With an audio-only version, you’re recreating the feel of a radio author event because the audience gets to talk to you afterwards and ask questions. Ideally, you’ll want the stream to be recorded so that it’s available as archive content afterwards.
Daniel J Lewis, in ‘New live streaming options for podcasters’, says, ‘Maybe you want all the interaction and accountability of live-streaming, but you don't have the technology or bravery for video. That's when an audio-only live stream can be a great choice. It also makes a good option for those with lower bandwidth.’
So what are the options?
Mixlr and Spreaker are Lewis’s recommendations for those looking for lower-cost solutions.
Another option is using the audio-only option of Facebook Live. This has slightly less flexibility in that all the engagement with your listeners will take place in the comments below. Still, this could have some advantages in that you have a record of what people are asking, and if you don’t have time to handle all the questions, you can join in the written discussion later.
Live audio streaming is public and, obviously, live. You don’t get to edit if things go wrong … which is great because it adds emotion and excitement to the event, but requires a little courage. Make sure you have some friends in on the gig who have your back if you’re new to this type of engagement.
One of the best things about reader-facing author events is that fans can get a signed copy of the book. In the digital world, this is tricky.
How about this as an alternative? Get some promo postcards printed; the front will feature your book’s cover. At the end of the show, invite people to email you with their postal addresses if they’d like to receive a signed postcard with a personal message or dedication. You could team this up with an invitation to join your mailing list so that they don’t miss out on future events.
4. Broadcast an interview
This requires more effort but it’s worth it because it allows you to talk about the journey of your book and your journey as a writer.
You’ll need an interviewer and a script.
It’s tempting for the inexperienced sound eventer to think that a script will detract from the flow and authenticity of the broadcast. It won’t. A script ensures everything stays on track, that the questions and answers are remembered, that neither of you ramble off on a tangent or fall off a pregnantly paused cliff.
You could do a swap with a fellow author, perhaps someone from your writing group – you interview them and they return the favour. That way you both get to promote your books and share your thoughts on the challenges and joys of writing and self-publishing.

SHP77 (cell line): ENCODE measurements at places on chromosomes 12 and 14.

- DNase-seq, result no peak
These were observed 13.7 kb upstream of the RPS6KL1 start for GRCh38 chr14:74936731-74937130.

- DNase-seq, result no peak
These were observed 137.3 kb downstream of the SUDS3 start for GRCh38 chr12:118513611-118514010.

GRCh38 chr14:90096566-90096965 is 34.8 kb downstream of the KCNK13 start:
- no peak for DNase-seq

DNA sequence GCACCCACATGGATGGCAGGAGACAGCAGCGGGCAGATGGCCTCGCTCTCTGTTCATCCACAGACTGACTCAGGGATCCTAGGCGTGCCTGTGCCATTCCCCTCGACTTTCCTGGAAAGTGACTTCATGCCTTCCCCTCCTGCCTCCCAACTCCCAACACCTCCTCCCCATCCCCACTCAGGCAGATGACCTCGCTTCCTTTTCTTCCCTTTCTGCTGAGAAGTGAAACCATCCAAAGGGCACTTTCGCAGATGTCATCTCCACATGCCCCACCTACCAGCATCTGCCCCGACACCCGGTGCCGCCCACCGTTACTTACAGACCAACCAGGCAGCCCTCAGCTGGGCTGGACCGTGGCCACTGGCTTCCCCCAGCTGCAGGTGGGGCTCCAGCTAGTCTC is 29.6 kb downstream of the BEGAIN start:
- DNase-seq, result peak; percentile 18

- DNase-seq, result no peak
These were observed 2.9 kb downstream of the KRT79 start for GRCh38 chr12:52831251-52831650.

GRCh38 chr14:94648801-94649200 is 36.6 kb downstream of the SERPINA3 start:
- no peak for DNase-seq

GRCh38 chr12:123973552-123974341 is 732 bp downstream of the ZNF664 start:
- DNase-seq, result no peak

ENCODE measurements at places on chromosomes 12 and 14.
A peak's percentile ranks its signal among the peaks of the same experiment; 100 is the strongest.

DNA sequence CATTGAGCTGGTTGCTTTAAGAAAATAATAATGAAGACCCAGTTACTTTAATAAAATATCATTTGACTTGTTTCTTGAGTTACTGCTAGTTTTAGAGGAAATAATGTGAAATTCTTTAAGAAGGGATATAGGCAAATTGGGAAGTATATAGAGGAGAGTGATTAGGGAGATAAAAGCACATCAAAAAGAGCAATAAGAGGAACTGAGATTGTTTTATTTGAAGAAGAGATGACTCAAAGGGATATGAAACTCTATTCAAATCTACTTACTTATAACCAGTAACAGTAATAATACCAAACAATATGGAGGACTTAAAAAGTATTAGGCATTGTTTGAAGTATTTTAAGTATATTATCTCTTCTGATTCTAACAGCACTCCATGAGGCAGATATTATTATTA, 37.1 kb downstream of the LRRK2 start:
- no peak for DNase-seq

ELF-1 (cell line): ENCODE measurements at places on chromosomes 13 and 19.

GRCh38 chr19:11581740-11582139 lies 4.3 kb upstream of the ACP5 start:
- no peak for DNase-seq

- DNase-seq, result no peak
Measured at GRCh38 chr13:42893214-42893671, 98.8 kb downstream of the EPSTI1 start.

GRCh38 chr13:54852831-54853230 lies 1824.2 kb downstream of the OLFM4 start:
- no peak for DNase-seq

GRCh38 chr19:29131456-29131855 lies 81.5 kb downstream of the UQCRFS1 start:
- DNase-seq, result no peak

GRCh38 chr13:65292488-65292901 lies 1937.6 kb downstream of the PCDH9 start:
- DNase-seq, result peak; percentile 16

Again, SoundCloud is a good option here (or YouTube).
5. Audio sign-up requests
In ‘9 ways to use audio’, digital marketer Steve Cartwright asks: ‘When your target audience clicks to get more information for your products and services, do you think it would make a difference if you were actually talking to them with your voice to explain what you have to offer?’
Most of you are probably already building your mailing list. Perhaps you include links at the end of your written books, blog articles and website book pages that encourage people to sign up to your newsletter. This is the perfect place to test whether you can increase your sign-rates by using your voice to ask your readers to join the party.
If you’re not building a mailing list, consider these wise words of experience from full-time, self-published crime writer Jeff Carson:
‘I have a newsletter email list. This is one of those things I heard people preaching but never did anything about. It took me four freaking books to finally put my email list in place. But I finally did, and that’s when I was finally able to write full time. It only took two days to write and publish a short story, which I give away on my blog as a thank-you if somebody signs up for the new-release newsletter. Now, when I have a new release, I launch the book to thousands of people, versus dropping it into a field of crickets.’
How about doing the same thing, but asking people to join that newsletter with your voice?
Other things to consider with audio
Louise Harnby is a fiction copyeditor and proofreader who specializes in helping self-publishing writers prepare their novels for market.
She is the author of several books on business planning and marketing for editors, and runs online courses from within the Craft Your Editorial Fingerprint series. She is also an Advanced Professional Member of the Society for Editors and Proofreaders. Louise loves books, coffee and craft gin, though not always in that order.
Visit her business website at Louise Harnby | Proofreader & Copyeditor, say hello on Twitter at @LouiseHarnby, or connect via Facebook and LinkedIn.